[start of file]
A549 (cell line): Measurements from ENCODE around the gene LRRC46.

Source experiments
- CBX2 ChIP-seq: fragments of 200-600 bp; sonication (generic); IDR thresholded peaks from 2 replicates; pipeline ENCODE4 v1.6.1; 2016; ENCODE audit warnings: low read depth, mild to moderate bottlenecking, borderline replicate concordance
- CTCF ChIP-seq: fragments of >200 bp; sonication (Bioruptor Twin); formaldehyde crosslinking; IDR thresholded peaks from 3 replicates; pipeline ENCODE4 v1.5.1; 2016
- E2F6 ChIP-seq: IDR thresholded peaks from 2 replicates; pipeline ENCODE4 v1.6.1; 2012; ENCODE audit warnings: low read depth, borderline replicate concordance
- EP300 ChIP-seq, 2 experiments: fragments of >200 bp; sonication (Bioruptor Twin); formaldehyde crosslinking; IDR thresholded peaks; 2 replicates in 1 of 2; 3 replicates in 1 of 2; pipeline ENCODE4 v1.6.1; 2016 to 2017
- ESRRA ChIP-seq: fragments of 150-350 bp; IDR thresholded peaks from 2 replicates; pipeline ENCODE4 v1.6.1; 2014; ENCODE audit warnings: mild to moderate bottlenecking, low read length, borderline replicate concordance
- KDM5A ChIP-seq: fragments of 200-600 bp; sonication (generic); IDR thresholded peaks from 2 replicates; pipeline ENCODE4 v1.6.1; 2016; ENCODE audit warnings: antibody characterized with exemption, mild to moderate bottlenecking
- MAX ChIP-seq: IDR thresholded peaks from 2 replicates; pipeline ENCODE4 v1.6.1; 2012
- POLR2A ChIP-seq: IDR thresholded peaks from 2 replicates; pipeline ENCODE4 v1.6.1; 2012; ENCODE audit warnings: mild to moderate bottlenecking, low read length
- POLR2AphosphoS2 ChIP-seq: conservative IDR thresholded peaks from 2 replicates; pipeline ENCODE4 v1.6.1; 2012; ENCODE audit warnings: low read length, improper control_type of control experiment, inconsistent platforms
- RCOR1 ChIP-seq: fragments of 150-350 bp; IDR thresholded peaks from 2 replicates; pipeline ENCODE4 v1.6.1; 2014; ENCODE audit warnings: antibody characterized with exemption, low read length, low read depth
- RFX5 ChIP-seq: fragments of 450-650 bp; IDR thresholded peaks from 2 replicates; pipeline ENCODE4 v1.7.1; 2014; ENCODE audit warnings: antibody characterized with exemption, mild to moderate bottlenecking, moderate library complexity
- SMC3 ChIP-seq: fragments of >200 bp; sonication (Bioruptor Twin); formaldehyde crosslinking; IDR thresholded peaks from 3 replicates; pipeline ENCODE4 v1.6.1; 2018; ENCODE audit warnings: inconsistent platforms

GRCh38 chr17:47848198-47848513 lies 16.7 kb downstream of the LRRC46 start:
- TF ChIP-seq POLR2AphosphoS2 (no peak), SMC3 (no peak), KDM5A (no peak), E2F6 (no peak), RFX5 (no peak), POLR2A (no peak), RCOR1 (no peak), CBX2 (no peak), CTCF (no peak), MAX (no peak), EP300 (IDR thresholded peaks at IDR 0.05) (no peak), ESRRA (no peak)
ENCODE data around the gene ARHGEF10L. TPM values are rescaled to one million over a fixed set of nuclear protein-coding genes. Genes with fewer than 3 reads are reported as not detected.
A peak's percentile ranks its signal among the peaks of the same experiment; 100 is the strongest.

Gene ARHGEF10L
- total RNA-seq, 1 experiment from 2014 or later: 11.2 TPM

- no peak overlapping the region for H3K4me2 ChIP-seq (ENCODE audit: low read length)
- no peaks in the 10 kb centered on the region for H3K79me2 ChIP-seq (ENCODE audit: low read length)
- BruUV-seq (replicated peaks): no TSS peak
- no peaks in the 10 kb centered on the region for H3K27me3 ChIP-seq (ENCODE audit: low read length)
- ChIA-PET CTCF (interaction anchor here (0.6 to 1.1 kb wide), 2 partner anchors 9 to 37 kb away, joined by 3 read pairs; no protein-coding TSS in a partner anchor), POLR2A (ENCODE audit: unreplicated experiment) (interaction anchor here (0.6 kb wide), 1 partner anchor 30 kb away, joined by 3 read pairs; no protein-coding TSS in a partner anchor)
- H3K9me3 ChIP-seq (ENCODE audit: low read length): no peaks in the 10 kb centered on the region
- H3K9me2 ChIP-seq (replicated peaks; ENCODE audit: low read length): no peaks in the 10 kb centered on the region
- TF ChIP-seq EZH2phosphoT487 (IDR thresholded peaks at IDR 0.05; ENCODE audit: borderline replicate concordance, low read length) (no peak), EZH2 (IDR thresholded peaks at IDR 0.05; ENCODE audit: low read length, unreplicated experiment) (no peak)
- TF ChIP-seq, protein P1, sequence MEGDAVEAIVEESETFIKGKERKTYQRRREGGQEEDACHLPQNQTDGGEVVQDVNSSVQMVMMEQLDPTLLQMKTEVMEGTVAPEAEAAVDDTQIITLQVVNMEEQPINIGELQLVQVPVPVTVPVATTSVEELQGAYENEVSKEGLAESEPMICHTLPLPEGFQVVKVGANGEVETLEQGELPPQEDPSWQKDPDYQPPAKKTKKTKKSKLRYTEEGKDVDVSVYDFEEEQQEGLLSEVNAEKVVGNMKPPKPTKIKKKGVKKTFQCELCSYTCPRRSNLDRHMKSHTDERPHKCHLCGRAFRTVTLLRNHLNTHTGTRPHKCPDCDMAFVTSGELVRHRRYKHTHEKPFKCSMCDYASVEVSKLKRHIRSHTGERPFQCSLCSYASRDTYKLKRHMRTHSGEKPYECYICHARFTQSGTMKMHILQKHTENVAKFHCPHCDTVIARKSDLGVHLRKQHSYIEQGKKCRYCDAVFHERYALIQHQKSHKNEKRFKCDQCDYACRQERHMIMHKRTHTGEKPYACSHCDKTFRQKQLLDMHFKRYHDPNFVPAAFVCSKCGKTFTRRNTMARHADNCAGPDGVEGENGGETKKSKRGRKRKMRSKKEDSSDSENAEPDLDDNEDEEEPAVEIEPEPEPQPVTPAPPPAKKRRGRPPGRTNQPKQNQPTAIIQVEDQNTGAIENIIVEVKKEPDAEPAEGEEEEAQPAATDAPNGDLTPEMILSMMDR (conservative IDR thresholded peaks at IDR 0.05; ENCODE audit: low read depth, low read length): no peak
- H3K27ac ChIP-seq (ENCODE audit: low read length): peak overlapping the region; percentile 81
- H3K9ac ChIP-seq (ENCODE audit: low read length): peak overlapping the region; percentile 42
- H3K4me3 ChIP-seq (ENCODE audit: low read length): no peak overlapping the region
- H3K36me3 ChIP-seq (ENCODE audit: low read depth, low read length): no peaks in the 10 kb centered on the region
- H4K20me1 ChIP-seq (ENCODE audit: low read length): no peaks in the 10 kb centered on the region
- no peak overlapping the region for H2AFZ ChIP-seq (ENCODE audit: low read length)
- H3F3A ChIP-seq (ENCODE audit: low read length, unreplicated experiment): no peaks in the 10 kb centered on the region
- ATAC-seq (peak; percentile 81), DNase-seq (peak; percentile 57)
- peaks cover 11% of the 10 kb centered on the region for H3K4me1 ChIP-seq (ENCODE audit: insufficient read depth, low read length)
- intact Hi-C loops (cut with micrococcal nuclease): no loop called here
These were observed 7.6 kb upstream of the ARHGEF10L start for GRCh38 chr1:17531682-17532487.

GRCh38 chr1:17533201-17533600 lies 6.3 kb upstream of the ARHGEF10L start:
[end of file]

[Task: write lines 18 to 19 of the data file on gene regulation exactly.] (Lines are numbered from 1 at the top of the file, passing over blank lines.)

A peak's percentile ranks its signal among the peaks of the same experiment; 100 is the strongest.

Gene ARHGEF10L